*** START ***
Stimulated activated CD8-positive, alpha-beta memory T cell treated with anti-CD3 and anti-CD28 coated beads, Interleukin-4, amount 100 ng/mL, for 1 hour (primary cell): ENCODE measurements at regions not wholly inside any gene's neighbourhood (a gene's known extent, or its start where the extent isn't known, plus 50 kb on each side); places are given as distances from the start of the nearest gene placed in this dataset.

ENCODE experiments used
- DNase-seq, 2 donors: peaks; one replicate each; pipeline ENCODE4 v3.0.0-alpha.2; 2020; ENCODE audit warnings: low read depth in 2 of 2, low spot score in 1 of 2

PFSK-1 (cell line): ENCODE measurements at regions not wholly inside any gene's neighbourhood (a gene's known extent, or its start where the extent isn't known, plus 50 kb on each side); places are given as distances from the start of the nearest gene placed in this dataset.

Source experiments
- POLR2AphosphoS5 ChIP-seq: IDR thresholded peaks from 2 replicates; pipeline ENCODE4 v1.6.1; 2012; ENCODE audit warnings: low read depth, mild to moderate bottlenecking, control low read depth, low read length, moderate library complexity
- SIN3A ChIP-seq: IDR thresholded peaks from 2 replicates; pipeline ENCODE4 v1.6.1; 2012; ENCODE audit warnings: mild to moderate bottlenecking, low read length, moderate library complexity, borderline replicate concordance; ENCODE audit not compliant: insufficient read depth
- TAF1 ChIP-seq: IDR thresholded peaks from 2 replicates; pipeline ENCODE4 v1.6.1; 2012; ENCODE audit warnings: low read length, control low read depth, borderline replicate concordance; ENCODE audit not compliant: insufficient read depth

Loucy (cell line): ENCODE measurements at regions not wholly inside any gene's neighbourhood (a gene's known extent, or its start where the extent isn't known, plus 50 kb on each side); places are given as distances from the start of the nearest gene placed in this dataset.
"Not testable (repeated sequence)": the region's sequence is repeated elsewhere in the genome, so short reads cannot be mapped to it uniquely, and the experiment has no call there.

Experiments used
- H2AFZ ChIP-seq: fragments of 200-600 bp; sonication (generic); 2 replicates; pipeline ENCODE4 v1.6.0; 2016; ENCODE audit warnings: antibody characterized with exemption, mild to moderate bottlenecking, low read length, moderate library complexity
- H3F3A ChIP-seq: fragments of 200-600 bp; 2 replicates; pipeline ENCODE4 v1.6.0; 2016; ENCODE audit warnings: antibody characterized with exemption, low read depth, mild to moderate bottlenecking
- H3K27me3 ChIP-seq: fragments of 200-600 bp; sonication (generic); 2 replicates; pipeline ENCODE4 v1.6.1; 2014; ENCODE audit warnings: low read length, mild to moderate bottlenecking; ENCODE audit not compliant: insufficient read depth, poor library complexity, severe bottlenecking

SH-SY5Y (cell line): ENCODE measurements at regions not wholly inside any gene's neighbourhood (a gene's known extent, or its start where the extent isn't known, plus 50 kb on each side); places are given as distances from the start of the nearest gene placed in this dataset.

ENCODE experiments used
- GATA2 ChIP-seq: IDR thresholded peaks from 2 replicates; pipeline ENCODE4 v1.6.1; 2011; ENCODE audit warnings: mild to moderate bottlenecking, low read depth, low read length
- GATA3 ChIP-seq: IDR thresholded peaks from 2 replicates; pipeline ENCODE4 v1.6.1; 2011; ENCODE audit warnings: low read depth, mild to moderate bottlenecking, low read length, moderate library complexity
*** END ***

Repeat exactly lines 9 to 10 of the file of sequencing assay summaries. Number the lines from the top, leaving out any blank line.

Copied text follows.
Loucy (cell line): ENCODE measurements at regions not wholly inside any gene's neighbourhood (a gene's known extent, or its start where the extent isn't known, plus 50 kb on each side); places are given as distances from the start of the nearest gene placed in this dataset.
"Not testable (repeated sequence)": the region's sequence is repeated elsewhere in the genome, so short reads cannot be mapped to it uniquely, and the experiment has no call there.